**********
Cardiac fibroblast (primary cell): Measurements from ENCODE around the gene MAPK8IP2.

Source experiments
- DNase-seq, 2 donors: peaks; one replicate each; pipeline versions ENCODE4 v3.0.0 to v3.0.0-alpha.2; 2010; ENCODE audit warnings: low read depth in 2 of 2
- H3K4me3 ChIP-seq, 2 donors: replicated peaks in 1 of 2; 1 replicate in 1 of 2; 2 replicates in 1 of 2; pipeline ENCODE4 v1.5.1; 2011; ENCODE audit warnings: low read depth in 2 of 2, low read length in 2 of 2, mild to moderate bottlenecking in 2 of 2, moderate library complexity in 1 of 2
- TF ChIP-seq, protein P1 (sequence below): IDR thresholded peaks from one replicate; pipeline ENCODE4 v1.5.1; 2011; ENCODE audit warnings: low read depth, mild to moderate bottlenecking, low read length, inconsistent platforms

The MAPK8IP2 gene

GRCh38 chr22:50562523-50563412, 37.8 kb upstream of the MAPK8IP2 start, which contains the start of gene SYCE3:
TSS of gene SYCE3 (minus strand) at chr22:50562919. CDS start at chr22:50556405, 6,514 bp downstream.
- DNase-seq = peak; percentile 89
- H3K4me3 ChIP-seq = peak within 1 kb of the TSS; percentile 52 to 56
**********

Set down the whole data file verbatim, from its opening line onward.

Cardiac fibroblast (primary cell): Measurements from ENCODE around the gene MAPK8IP2.

Source experiments
- DNase-seq, 2 donors: peaks; one replicate each; pipeline versions ENCODE4 v3.0.0 to v3.0.0-alpha.2; 2010; ENCODE audit warnings: low read depth in 2 of 2
- H3K4me3 ChIP-seq, 2 donors: replicated peaks in 1 of 2; 1 replicate in 1 of 2; 2 replicates in 1 of 2; pipeline ENCODE4 v1.5.1; 2011; ENCODE audit warnings: low read depth in 2 of 2, low read length in 2 of 2, mild to moderate bottlenecking in 2 of 2, moderate library complexity in 1 of 2
- TF ChIP-seq, protein P1 (sequence below): IDR thresholded peaks from one replicate; pipeline ENCODE4 v1.5.1; 2011; ENCODE audit warnings: low read depth, mild to moderate bottlenecking, low read length, inconsistent platforms

The MAPK8IP2 gene

GRCh38 chr22:50562523-50563412, 37.8 kb upstream of the MAPK8IP2 start, which contains the start of gene SYCE3:
TSS of gene SYCE3 (minus strand) at chr22:50562919. CDS start at chr22:50556405, 6,514 bp downstream.
- DNase-seq = peak; percentile 89
- H3K4me3 ChIP-seq = peak within 1 kb of the TSS; percentile 52 to 56